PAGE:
Sister Dang Nghiem on how her teacher Thich Nhat Hanh taught the “five strengths,” and how we can transform and harness them into powers that drive and deepen our dharma practice.
Beginning with the Buddha himself, five extraordinary teachers instruct us in the practice of calming the mind, cultivating awareness, and — ultimately — finding freedom.
In this, the third of a four-part series on tantra, Yongey Mingyur Rinpoche presents practices for recognizing the true nature of mind—empty and open, luminous and aware.
According to Elizabeth Mattis Namgyel, the “Heart Sutra,” the best-known text of the Mahayana wisdom tradition, unfolds as a most unusual conversation that leads us to what lies beyond our concepts.
Adrienne Chang shows how Shantideva joined the way we see with the way we act in his classic guide to living the life of a bodhisattva.
Joie Szu-Chiao Chen reviews “The Two Truths in Indian Buddhism,” “Buddhist Ecological Protection of Space,” “Forgiveness: An Alternative Account,” and more.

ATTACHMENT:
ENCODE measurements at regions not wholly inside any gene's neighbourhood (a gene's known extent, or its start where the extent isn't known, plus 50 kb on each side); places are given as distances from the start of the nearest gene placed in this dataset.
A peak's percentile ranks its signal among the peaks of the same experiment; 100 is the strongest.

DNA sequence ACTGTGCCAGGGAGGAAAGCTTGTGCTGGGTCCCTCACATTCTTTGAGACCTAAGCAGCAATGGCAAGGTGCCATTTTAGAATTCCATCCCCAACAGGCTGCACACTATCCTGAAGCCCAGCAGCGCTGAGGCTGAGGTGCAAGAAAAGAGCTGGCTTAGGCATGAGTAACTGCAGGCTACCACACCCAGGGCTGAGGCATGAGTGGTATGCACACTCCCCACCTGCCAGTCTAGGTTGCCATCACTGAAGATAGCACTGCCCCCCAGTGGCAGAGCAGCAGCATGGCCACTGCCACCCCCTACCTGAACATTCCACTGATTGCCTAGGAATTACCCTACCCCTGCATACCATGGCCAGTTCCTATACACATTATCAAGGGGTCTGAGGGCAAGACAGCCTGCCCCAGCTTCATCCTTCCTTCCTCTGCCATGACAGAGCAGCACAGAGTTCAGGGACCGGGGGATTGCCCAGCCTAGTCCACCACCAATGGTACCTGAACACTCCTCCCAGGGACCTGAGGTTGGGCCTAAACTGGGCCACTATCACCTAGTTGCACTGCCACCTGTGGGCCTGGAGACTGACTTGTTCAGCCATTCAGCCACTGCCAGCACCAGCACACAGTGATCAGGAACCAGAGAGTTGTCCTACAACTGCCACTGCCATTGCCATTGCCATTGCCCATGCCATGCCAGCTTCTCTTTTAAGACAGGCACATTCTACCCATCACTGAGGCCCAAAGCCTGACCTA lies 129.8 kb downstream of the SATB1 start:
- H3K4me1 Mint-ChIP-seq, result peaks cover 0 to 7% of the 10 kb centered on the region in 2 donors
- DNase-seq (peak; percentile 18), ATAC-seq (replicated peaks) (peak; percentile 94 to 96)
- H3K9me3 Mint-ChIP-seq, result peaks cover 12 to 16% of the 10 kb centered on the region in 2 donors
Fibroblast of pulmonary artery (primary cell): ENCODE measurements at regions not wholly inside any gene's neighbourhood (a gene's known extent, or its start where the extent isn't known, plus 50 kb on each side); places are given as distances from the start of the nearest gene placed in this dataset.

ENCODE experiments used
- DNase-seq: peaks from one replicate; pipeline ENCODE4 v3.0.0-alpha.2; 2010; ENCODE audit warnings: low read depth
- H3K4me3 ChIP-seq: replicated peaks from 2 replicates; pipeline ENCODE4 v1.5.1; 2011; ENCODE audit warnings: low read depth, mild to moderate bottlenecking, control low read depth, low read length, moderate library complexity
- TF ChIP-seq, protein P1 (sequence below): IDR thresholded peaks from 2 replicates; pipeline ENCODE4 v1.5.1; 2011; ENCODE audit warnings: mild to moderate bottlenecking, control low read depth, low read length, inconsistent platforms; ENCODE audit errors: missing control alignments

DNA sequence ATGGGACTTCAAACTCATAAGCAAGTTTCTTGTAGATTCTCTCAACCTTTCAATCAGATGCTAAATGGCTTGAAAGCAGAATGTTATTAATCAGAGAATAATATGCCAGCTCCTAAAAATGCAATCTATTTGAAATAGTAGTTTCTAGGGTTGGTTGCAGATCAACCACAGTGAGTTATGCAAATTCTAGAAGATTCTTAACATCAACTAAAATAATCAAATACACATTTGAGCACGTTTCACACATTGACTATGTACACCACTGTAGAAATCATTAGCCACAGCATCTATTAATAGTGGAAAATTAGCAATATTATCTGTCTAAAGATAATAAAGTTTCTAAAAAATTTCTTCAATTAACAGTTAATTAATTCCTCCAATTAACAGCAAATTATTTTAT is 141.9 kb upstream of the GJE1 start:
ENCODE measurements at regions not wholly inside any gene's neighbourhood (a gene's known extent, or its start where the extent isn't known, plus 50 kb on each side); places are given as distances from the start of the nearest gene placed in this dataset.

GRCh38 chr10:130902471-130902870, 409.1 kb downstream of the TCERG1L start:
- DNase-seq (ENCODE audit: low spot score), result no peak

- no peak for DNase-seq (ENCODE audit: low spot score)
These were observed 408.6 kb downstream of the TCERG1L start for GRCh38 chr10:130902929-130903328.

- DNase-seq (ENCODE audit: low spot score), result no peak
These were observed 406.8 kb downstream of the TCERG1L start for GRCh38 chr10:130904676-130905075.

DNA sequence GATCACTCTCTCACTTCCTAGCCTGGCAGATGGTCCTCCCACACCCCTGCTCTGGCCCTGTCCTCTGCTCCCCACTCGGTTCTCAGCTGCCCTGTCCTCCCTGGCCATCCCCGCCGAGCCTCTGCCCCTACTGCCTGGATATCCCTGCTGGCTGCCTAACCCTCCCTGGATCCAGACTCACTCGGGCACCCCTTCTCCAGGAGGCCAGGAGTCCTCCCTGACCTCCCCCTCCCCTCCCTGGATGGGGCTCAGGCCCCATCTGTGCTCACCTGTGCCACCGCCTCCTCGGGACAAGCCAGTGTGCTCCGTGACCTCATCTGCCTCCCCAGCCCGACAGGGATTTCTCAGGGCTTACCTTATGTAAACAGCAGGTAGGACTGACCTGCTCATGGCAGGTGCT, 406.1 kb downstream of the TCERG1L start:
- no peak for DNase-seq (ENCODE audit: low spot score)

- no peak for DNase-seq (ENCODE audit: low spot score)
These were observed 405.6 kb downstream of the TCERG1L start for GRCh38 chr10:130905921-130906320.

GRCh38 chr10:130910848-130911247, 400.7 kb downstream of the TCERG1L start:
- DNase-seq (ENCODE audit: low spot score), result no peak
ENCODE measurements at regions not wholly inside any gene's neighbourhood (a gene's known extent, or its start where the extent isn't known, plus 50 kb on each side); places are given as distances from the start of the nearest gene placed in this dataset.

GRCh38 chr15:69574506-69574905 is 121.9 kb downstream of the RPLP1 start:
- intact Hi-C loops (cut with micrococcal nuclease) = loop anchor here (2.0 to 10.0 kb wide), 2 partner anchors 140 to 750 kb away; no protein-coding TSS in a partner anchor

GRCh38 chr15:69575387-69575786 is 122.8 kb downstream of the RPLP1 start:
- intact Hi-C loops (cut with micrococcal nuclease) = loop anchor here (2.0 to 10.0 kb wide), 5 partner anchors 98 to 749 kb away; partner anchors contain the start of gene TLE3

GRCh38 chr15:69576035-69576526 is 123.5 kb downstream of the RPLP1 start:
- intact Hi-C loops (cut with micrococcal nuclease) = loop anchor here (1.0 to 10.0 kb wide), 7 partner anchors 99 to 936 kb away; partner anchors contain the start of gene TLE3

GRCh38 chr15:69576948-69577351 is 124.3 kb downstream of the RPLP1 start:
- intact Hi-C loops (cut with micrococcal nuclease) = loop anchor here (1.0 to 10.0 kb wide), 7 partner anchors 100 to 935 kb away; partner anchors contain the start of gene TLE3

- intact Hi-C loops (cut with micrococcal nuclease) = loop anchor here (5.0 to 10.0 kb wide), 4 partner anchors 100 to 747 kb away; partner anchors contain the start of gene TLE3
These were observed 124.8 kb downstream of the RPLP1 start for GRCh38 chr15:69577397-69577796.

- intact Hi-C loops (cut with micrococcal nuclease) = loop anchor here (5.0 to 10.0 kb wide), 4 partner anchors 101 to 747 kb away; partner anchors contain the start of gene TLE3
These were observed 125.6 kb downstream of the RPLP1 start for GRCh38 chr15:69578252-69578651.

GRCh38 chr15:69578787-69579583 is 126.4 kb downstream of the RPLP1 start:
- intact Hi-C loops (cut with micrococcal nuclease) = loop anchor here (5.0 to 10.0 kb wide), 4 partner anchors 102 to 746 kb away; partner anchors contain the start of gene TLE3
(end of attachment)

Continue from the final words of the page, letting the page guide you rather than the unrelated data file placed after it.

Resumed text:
Ven. Bhikkhu Bodhi unpacks the Buddha’s original mindfulness manual.
In this, the first of a four-part series on tantra, Yongey Mingyur Rinpoche presents the three stages of meditation. Meditation, he says, is the process of recognizing your buddhanature, then nurturing that recognition.
Dhondup T. Rekjong shares the story of Geshe Tenzin Tsepak, a Tibetan monk who witnessed the destruction of Tibetan culture in the early 1980s and played a part in its rebuilding and revival.
Larry Ward looks at the path of leadership, and how we get entangled along the way.